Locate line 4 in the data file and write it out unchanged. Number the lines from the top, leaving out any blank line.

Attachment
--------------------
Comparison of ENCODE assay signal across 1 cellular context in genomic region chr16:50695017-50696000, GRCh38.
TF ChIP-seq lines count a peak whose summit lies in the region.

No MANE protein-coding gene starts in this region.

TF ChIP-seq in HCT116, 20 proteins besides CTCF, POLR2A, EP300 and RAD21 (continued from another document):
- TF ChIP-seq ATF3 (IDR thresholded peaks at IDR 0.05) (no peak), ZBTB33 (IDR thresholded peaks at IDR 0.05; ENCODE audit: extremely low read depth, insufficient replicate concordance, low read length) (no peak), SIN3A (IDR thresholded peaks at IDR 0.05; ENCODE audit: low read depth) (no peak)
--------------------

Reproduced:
TF ChIP-seq in HCT116, 20 proteins besides CTCF, POLR2A, EP300 and RAD21 (continued from another document):